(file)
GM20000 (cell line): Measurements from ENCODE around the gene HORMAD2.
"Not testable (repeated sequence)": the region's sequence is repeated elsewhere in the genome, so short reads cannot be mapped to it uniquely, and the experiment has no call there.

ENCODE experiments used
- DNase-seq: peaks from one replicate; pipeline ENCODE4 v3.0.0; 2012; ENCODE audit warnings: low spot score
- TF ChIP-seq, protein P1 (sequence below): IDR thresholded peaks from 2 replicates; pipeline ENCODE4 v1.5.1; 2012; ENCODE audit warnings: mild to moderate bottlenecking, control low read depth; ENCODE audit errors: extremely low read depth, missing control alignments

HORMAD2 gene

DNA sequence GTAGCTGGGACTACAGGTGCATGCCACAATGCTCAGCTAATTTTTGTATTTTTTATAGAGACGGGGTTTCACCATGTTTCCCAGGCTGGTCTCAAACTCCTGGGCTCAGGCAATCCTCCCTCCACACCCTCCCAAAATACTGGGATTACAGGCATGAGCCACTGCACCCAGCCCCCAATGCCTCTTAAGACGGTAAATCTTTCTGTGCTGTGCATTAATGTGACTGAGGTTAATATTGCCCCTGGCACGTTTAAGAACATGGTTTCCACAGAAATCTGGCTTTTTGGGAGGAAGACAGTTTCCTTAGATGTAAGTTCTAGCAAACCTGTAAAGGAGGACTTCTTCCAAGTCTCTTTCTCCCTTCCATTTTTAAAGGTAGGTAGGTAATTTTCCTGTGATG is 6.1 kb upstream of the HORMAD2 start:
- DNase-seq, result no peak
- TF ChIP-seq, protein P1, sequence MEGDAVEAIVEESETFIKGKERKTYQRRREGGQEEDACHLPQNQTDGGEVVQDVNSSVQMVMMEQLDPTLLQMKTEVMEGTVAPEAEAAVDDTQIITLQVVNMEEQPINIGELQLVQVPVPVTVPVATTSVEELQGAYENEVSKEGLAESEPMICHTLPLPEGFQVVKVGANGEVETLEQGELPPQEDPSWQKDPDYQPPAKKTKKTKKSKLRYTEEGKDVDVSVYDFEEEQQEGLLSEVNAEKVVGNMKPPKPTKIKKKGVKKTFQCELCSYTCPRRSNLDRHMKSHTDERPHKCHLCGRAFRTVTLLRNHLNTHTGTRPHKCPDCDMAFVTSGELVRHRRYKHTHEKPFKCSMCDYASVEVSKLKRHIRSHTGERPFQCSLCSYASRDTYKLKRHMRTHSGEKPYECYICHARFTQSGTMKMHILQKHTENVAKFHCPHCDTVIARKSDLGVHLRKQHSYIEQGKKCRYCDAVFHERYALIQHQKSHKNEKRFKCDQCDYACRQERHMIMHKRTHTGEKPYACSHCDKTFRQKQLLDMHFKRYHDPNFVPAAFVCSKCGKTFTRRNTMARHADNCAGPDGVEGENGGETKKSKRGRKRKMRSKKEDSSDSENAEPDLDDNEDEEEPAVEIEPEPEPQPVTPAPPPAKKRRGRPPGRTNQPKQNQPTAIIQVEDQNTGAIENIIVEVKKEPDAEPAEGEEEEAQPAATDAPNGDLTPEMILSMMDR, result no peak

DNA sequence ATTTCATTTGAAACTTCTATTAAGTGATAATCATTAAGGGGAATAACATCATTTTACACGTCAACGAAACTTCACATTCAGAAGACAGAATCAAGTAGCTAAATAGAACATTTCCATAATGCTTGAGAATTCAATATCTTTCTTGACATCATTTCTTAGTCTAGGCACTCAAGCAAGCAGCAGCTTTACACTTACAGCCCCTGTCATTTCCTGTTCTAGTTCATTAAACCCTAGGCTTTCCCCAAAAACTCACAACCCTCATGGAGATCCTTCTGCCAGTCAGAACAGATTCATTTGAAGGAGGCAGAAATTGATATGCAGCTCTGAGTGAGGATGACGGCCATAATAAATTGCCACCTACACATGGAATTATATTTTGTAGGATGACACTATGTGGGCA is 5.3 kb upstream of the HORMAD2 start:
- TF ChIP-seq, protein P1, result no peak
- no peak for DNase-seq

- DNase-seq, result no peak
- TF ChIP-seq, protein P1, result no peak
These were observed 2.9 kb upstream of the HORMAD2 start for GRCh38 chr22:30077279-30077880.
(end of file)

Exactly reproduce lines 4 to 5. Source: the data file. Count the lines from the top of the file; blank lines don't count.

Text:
- DNase-seq: peaks from one replicate; pipeline ENCODE4 v3.0.0; 2012; ENCODE audit warnings: low spot score
- TF ChIP-seq, protein P1 (sequence below): IDR thresholded peaks from 2 replicates; pipeline ENCODE4 v1.5.1; 2012; ENCODE audit warnings: mild to moderate bottlenecking, control low read depth; ENCODE audit errors: extremely low read depth, missing control alignments